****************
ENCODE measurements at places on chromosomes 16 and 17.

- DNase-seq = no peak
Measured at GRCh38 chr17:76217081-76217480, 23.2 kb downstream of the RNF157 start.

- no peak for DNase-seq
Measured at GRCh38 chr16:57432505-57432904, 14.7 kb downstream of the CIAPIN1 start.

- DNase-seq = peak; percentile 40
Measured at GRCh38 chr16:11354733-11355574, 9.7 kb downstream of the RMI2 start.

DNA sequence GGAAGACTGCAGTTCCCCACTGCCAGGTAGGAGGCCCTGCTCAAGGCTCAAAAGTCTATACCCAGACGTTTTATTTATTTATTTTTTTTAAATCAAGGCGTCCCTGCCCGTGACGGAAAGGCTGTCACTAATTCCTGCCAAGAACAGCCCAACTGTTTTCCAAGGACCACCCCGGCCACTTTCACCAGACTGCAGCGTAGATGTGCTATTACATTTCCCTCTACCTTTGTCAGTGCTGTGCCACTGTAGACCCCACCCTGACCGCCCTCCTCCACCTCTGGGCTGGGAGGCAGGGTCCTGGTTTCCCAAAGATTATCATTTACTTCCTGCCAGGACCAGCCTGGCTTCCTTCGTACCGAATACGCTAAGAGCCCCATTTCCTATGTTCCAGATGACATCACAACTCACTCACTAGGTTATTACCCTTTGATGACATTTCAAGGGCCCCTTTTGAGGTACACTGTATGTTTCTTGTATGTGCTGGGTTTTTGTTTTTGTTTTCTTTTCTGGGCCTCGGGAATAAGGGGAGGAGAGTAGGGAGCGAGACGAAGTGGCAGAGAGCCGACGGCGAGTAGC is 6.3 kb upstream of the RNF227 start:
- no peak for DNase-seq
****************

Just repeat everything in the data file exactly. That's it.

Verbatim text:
ENCODE measurements at places on chromosomes 16 and 17.

- DNase-seq = no peak
Measured at GRCh38 chr17:76217081-76217480, 23.2 kb downstream of the RNF157 start.

- no peak for DNase-seq
Measured at GRCh38 chr16:57432505-57432904, 14.7 kb downstream of the CIAPIN1 start.

- DNase-seq = peak; percentile 40
Measured at GRCh38 chr16:11354733-11355574, 9.7 kb downstream of the RMI2 start.

DNA sequence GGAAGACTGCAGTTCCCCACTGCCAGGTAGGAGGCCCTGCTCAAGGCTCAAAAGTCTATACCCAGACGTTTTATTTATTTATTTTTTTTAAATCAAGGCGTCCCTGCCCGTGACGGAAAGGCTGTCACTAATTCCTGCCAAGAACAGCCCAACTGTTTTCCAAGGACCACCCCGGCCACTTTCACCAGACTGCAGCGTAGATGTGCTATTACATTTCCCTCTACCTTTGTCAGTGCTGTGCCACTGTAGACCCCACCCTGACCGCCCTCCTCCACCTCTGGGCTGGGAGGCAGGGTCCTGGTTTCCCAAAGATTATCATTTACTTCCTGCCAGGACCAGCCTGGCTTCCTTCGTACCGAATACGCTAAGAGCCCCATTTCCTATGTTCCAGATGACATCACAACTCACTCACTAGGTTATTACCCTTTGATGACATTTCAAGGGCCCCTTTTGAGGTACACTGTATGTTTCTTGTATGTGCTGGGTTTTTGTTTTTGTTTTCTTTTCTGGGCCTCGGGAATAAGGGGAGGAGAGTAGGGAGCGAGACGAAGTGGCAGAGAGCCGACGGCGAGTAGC is 6.3 kb upstream of the RNF227 start:
- no peak for DNase-seq